I would say have a unique client name very important. though i do not use emoncms per say but I extensively use MQTT in my devices communication ( I can have hundreds connections in the background) … you probably be better to say link the device name to the MAC. as i doubt you be running more then on instance on pi for most people. I think most people problems are that thier MQTT client names are the same on several of their devices. and when they start to overlap and data is lost or MQTT input service has high memory usage. I actually ran into that problem when building my TFT dashboard took me a bit to figure out what was going on. I had several dashboards loaded with the same MQTT client name and all sort of weird things going on – now when I write my code ( for both host and MQTT client)I try to use say use a device name “TFT dashboard” and then auto tack on the mac at the end it also makes it easier for debugging later you will see in the DHCP list that the dashboard loaded and connected and you can figure out any network issues because you have the MAC listed if need be of the device … ( I do not worry about QoS i just use default settings) and since it really only trivial data why back log the system to guarantee delivery though I send my data every 1/2 second on some of my devices the highest is every 3 seconds . if I loose 1 in 100000 or even 1 in 1000 sends what difference is it going to make … if you have a [email protected] network then enable QoS ( ie sat connection or something with very high latency. but then you are also going to have to reduce your send frequency as well to compensate for any major delays )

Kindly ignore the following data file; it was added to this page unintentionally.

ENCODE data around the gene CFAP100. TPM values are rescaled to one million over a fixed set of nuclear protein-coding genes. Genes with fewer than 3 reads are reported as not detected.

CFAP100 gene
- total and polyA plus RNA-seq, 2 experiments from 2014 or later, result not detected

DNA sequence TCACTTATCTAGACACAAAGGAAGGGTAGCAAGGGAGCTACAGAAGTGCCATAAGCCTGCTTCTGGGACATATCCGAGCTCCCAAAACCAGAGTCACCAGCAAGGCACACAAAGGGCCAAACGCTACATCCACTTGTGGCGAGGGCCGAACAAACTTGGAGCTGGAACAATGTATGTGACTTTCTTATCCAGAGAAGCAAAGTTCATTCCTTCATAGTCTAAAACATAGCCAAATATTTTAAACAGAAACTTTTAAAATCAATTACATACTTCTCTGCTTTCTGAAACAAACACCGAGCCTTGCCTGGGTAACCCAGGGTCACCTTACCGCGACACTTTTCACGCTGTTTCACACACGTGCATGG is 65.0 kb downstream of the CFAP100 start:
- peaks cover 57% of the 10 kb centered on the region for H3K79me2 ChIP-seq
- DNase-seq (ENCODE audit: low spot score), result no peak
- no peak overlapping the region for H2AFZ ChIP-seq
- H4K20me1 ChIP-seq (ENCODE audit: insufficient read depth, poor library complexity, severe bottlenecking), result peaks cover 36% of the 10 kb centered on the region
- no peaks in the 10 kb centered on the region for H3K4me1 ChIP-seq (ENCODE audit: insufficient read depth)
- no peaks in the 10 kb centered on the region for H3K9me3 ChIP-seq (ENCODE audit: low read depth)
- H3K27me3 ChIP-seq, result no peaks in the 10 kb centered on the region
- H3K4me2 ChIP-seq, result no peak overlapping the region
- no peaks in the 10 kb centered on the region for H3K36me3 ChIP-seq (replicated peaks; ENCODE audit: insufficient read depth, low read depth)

why would they implement that when all you need to do is send the timestamp within the payload